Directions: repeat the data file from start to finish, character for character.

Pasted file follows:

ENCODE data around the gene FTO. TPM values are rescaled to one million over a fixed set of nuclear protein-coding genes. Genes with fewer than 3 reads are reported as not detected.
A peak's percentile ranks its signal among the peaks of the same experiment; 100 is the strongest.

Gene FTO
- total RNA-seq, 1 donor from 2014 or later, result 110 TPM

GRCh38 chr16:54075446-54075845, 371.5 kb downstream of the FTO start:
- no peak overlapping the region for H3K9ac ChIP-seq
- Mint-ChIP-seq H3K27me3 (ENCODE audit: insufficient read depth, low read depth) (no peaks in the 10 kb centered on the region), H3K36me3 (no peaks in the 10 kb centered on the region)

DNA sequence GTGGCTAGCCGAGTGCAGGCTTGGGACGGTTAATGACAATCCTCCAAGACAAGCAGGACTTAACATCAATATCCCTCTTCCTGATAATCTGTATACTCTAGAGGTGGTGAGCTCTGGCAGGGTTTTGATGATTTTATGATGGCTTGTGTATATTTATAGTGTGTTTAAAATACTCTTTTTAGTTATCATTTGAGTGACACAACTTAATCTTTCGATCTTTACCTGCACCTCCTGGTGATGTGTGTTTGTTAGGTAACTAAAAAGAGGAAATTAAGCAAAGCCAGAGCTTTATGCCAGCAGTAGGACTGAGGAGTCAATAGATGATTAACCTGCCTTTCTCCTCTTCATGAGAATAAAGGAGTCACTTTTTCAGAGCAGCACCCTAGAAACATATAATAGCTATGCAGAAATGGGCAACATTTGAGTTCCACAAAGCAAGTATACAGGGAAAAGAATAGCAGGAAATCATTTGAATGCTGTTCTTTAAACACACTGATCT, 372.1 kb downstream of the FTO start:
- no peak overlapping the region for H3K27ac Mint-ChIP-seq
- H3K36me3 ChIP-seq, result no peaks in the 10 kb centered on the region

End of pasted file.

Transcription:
ENCODE data around the gene FTO. TPM values are rescaled to one million over a fixed set of nuclear protein-coding genes. Genes with fewer than 3 reads are reported as not detected.
A peak's percentile ranks its signal among the peaks of the same experiment; 100 is the strongest.

Gene FTO
- total RNA-seq, 1 donor from 2014 or later, result 110 TPM

GRCh38 chr16:54075446-54075845, 371.5 kb downstream of the FTO start:
- no peak overlapping the region for H3K9ac ChIP-seq
- Mint-ChIP-seq H3K27me3 (ENCODE audit: insufficient read depth, low read depth) (no peaks in the 10 kb centered on the region), H3K36me3 (no peaks in the 10 kb centered on the region)

DNA sequence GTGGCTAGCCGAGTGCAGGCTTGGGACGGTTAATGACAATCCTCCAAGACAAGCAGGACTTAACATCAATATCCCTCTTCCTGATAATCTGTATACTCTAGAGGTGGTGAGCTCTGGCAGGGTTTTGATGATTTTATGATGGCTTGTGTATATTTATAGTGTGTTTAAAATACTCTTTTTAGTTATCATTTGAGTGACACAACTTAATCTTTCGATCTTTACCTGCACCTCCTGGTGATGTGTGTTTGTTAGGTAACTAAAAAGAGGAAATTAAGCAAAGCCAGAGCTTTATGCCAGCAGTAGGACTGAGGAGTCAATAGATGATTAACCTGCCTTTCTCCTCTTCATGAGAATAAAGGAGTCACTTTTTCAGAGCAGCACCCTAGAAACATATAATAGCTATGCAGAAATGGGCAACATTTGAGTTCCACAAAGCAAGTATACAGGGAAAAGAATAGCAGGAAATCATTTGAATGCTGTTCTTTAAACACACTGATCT, 372.1 kb downstream of the FTO start:
- no peak overlapping the region for H3K27ac Mint-ChIP-seq
- H3K36me3 ChIP-seq, result no peaks in the 10 kb centered on the region